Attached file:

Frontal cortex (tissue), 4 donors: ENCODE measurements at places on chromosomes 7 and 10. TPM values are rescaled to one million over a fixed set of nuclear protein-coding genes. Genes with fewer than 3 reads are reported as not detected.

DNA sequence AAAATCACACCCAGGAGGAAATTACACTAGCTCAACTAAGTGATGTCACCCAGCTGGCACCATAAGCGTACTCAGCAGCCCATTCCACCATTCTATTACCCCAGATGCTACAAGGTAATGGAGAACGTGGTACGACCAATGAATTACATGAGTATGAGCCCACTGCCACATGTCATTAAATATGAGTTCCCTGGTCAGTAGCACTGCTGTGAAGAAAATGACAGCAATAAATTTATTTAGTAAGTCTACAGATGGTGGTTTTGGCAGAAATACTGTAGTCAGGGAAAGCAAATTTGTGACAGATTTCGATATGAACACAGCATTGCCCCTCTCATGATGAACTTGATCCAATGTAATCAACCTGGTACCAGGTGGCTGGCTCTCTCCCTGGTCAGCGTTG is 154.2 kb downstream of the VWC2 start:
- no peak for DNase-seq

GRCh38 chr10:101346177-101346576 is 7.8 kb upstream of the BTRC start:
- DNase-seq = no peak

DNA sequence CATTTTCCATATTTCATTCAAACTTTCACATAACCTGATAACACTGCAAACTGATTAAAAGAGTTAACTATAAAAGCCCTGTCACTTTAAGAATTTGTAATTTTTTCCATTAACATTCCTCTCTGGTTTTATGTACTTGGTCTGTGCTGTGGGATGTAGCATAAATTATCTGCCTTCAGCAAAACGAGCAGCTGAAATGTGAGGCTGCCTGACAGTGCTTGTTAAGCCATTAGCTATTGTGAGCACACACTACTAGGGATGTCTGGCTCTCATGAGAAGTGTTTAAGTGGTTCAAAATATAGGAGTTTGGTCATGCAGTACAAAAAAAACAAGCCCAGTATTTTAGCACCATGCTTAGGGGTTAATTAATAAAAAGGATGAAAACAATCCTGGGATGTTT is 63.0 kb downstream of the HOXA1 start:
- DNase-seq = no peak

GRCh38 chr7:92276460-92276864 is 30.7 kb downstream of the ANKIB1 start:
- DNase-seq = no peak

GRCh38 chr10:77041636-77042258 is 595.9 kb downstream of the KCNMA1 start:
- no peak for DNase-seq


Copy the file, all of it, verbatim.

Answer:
Frontal cortex (tissue), 4 donors: ENCODE measurements at places on chromosomes 7 and 10. TPM values are rescaled to one million over a fixed set of nuclear protein-coding genes. Genes with fewer than 3 reads are reported as not detected.

DNA sequence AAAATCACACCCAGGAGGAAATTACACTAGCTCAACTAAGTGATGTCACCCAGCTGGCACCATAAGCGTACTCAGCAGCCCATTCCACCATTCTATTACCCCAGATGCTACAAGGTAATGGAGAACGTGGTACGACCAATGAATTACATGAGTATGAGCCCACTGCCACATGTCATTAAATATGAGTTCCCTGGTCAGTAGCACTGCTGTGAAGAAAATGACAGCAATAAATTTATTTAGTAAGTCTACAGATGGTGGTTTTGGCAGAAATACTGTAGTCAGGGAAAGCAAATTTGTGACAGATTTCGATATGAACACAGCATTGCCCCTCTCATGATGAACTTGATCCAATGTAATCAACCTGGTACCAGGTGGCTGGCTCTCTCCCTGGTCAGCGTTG is 154.2 kb downstream of the VWC2 start:
- no peak for DNase-seq

GRCh38 chr10:101346177-101346576 is 7.8 kb upstream of the BTRC start:
- DNase-seq = no peak

DNA sequence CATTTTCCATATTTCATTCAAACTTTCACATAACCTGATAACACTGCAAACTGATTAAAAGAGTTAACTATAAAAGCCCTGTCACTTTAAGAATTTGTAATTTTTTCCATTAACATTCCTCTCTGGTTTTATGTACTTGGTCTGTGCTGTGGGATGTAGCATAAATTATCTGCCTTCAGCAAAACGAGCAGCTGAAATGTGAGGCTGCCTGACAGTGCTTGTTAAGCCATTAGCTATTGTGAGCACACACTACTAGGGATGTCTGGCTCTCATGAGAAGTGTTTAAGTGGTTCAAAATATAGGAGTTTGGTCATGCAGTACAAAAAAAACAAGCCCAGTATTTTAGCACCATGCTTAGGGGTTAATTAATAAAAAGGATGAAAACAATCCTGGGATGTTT is 63.0 kb downstream of the HOXA1 start:
- DNase-seq = no peak

GRCh38 chr7:92276460-92276864 is 30.7 kb downstream of the ANKIB1 start:
- DNase-seq = no peak

GRCh38 chr10:77041636-77042258 is 595.9 kb downstream of the KCNMA1 start:
- no peak for DNase-seq